United States District Court, D. New Jersey
Joseph H. Rodriguez, Judge
matter arises out of an incident that occurred on May 30,
2012, at Harrah's Casino in Atlantic City. Plaintiff
claims that he suffered extensive burns to his feet while
walking across the outside pool deck. He filed a three-count
complaint against several defendants, including the moving
defendant, Roofblok Limited, alleging negligence, violations
of New Jersey's Product Liability Act, N.J. Stat. Ann.
§ 2A:58C-1, and his wife's loss of consortium claim.
Specifically, he alleges that Roofblok designed,
manufactured, assembled, processed, distributed,
reconditioned, maintained, services, installed, inspected and
made available for use and/or advertise the pool and sundeck
in question, and/or more of its component parts, which are
hereinafter referred to as “the product” which
were ultimately sold or leased to the hotel defendants and/or
one or more of defendant John Doe Corporations, and which
ultimately caused the Plaintiffs' injuries and damages.
moves for summary judgment pursuant to Fed.R.Civ.P. 56. The
Court has considered the written submissions of the parties,
without oral argument. For the reasons that follow, summary
judgment is granted in favor of Roofblok.
Standard of Review
will grant a motion for summary judgment if there is no
genuine issue of material fact and if, viewing the facts in
the light most favorable to the non-moving party, the moving
party is entitled to judgment as a matter of law. Pearson
v. Component Tech. Corp., 247 F.3d 471, 482 n.1 (3d Cir.
2001) (citing Celotex Corp. v. Catrett, 477 U.S.
317, 322 (1986)); accord Fed.R.Civ.P. 56 (c). Thus,
this Court will enter summary judgment only when “the
pleadings, depositions, answers to interrogatories, and
admissions on file, together with the affidavits, if any,
show that there is no genuine issue as to any material fact
and that the moving party is entitled to judgment as a matter
of law.” Fed.R.Civ.P. 56 (c).
issue is “genuine” if supported by evidence such
that a reasonable jury could return a verdict in the
nonmoving party's favor. Anderson v. Liberty Lobby,
Inc., 477 U.S. 242, 248 (1986). A fact is
“material” if, under the governing substantive
law, a dispute about the fact might affect the outcome of the
suit. Id. In determining whether a genuine issue of
material fact exists, the court must view the facts and all
reasonable inferences drawn from those facts in the light
most favorable to the nonmoving party. Matsushita Elec.
Indus. Co. v. Zenith Radio Corp., 475 U.S. 574, 587
the moving party has the burden of demonstrating the absence
of a genuine issue of material fact. Celotex Corp. v.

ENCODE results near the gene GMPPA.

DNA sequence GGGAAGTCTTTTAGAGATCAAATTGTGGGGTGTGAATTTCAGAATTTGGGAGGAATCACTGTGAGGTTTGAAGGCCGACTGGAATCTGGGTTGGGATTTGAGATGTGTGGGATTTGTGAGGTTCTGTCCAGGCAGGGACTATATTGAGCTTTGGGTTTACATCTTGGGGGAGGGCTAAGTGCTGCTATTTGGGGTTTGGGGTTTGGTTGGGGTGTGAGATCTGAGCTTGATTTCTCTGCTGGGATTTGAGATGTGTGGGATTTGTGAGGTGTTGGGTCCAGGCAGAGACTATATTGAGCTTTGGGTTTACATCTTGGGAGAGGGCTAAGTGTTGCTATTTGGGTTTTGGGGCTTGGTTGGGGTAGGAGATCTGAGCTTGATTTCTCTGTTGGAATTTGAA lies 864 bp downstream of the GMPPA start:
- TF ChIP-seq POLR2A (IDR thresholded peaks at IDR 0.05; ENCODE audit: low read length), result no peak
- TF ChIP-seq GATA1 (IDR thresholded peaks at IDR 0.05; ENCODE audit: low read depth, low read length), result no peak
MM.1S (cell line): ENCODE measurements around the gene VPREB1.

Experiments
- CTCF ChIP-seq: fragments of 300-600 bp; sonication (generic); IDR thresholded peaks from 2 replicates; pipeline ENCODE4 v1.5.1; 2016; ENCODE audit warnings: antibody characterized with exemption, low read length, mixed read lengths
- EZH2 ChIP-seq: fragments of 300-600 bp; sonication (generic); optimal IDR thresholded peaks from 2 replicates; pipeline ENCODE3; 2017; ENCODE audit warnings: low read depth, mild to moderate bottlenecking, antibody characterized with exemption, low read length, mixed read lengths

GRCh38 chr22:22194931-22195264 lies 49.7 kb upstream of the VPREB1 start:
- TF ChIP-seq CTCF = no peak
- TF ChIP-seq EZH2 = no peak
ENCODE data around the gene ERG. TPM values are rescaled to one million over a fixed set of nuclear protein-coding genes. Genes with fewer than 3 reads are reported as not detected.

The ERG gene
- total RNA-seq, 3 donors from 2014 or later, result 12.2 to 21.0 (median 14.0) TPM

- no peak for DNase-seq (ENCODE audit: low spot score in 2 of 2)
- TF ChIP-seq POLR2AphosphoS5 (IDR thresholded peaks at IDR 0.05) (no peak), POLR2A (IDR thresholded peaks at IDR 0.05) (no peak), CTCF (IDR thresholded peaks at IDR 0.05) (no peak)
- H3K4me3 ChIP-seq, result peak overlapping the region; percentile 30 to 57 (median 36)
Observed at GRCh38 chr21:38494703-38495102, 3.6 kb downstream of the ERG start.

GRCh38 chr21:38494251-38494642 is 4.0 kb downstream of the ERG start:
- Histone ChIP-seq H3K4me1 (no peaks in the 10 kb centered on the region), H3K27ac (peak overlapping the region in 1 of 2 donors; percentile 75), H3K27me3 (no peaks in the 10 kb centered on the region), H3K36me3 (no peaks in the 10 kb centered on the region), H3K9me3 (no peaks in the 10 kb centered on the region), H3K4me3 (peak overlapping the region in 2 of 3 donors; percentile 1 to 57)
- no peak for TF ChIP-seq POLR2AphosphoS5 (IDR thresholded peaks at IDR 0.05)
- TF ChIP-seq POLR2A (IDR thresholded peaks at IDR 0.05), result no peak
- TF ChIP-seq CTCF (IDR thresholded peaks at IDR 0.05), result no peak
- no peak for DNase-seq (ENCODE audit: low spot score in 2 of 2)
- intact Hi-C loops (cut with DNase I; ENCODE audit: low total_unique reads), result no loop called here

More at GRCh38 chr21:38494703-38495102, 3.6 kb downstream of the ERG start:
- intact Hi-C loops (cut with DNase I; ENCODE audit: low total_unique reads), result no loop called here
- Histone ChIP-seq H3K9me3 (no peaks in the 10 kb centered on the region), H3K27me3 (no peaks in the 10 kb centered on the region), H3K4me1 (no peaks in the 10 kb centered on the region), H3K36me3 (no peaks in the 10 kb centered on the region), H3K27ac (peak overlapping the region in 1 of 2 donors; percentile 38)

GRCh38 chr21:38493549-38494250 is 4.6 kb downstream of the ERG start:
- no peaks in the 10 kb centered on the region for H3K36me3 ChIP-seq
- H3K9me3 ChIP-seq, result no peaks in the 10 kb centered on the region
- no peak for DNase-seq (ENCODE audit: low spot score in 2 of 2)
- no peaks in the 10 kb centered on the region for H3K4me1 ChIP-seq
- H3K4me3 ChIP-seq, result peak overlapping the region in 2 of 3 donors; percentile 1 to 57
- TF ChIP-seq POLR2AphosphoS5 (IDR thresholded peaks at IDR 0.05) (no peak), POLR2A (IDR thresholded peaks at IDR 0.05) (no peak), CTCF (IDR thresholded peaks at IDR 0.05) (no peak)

Catrett, 477 U.S. 317, 323 (1986). Once the moving party
has met this burden, the nonmoving party must identify, by
affidavits or otherwise, specific facts showing that there is
a genuine issue for trial. Id.; Maidenbaum v.
Bally's Park Place, Inc., 870 F.Supp. 1254, 1258
(D.N.J. 1994). Thus, to withstand a properly supported motion
for summary judgment, the nonmoving party must identify
specific facts and affirmative evidence that contradict those
offered by the moving party. Andersen, 477 U.S. at
256-57. Indeed, the plain language of Rule 56(c) mandates the
entry of summary judgment, after adequate time for discovery
and upon motion, against a party who fails to make a showing
sufficient to establish the existence of an element essential
to that party's case, and on which that party will bear
the burden of proof at trial. Celotex, 477 U.S. at
deciding the merits of a party's motion for summary
judgment, the court's role is not to evaluate the
evidence and decide the truth of the matter, but to determine
whether there is a genuine issue for trial.
Anderson, 477 U.S. at 249. Credibility
determinations are the province of the finder of fact.
Big Apple BMW, Inc. v. BMW of N. Am., Inc., 974 F.2d
1358, 1363 (3d Cir. 1992).
is no evidence in the record to create a genuine issue of
material fact related to whether Rookblok's pavers were a
proximate cause of Howard Thompson's injury and summary
judgment is granted in favor of Roofblok.
establish a right to relief under New Jersey's Product
Liability Act, “a plaintiff must show that the
defendant manufactured the product, that a reasonably
foreseeable user was injured, that the product was defective,
that the defect existed when it left the defendant's
control, and that the defect was the actual and proximate
cause of the plaintiff's injury.” Worrell
v. Elliott & Frantz, 799 F.Supp.2d 343, 350
(D.N.J. 2011) (citing Myrlak v. Port Auth. of N.Y. and
N.J., 723 A.2d 45, 52 (N.J. 1999)).
establish a claim for common law negligence,
[A] plaintiff must prove tortious conduct, injury and
proximate cause. “Proximate cause” has been
defined as “any cause which in the natural and
continuous sequence, unbroken by an efficient intervening
cause, produces the result complained of and without which
the result would not have occurred.” The burden of
proof rests upon the plaintiff to prove a causal relationship
by a preponderance of the evidence. Thus, a plaintiff must
show that a defendant's conduct constituted a
cause-in-fact of his injuries.
Dawson v. Bunker Hill Plaza Associates, 673 A.2d
847, 853 ( N.J.Super. App. Div. 1996) ...